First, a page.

All data on this page relate to England & Wales
Myth 1: Women’s Pattern of Offending is Very Different
No, it isn’t…the percentages of each sex sentenced is broadly similar across offence categories.
Note that the above histogram relates to all people sentenced (convicted), but not necessarily to prison.
Myth 2: Women Are Not Violent
No, actually the percentages of each sex arrested for violence is similar. In fact violence is the main reason why women are arrested – as well as men.
Myth 3: Women are more often sent to prison for a first offence
No, actually men are nearly twice as likely to be sent to prison for a first offence than women. Women are twice as likely to be given a conditional discharge.
Myth 4: Men’s harsher sentencing is due to their offending history
No, these are the facts,
- 86% of women and 91% of men who were sentenced for an indictable offence in 2013 were repeat offenders – little difference;
- 30% of women and 37% of men sentenced for an indictable offence had 15 or more previous sanctions – little difference;
- 31% of women and 40% of men with 15 or more previous sanctions were sentenced to immediate imprisonment – rather more men.
Myth 5: Women are treated particularly harshly for minor shoplifting offences
No, the opposite is the case if anything…
- In 2013, shoplifting made up the majority of theft offences for both male and female offenders
- The two most common disposals for both genders were conditional discharges and community sentences
- Males were far more likely to get an immediate custodial sentence
Myth 6: Most women offenders are caring for children when convicted Female offenders and child dependents, Ministry of Justice, October 2015
- Between 24% and 31% of all female offenders have one or more child dependents (<18 years old)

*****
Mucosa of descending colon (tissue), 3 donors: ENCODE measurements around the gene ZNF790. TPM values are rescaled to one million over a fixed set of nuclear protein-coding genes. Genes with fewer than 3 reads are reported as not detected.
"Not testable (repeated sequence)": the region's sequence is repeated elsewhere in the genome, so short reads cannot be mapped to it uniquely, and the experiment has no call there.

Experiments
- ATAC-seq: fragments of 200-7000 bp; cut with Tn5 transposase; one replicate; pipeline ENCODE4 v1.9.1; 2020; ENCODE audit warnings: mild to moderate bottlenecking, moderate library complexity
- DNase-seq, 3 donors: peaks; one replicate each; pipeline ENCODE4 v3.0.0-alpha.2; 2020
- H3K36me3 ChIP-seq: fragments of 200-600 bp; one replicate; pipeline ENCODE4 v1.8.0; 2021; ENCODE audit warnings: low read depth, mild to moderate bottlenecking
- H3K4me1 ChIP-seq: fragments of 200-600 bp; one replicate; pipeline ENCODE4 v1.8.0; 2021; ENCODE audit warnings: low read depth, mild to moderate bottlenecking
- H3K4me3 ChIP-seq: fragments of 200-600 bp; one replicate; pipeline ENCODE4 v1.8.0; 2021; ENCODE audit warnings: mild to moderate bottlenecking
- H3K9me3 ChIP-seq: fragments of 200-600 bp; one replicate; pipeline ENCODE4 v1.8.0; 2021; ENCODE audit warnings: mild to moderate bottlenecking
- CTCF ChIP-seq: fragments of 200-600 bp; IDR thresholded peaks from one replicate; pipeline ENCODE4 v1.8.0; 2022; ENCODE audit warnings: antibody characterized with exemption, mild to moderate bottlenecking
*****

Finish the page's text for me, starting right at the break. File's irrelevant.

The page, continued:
- Among the different disposal types, women receiving immediate custody were significantly less likely to have child dependents (between 13% and 19%).
Myth 7: Over 17,000 children are separated from their mothers by prison
You will read in many places, e.g., here, the claim that over 17,000 children are separated from their mothers by prison. With less than 4,000 women in prison, together with not more than 19% having dependent children, you will readily see how preposterous this claim is. (23 children per mother?). Even if the claim is meant to be interpreted as “17,000 children are without their mother for some period in a given year”, we are still dealing with only around 9,100 women imprisoned annually, so this would still require each mother to have 10 children.
Myth 8: A smaller percentage of women prisoners were convicted for violent offences than men
- The same percentage (28%) of male and female prisoners are inside for Violence Against The Person offences. [Gavin Berman and Aliyah Dar, “Prison Population Statistics”, House of Commons Library, Standard No SN/SG/4334, June 2013, see Table B]
- Also in Scotland, the same percentage (35%) of men and women are in prison for violent offences [Commission on Women Offenders, http://www.gov.scot/resource/0039/00391828.pdf]
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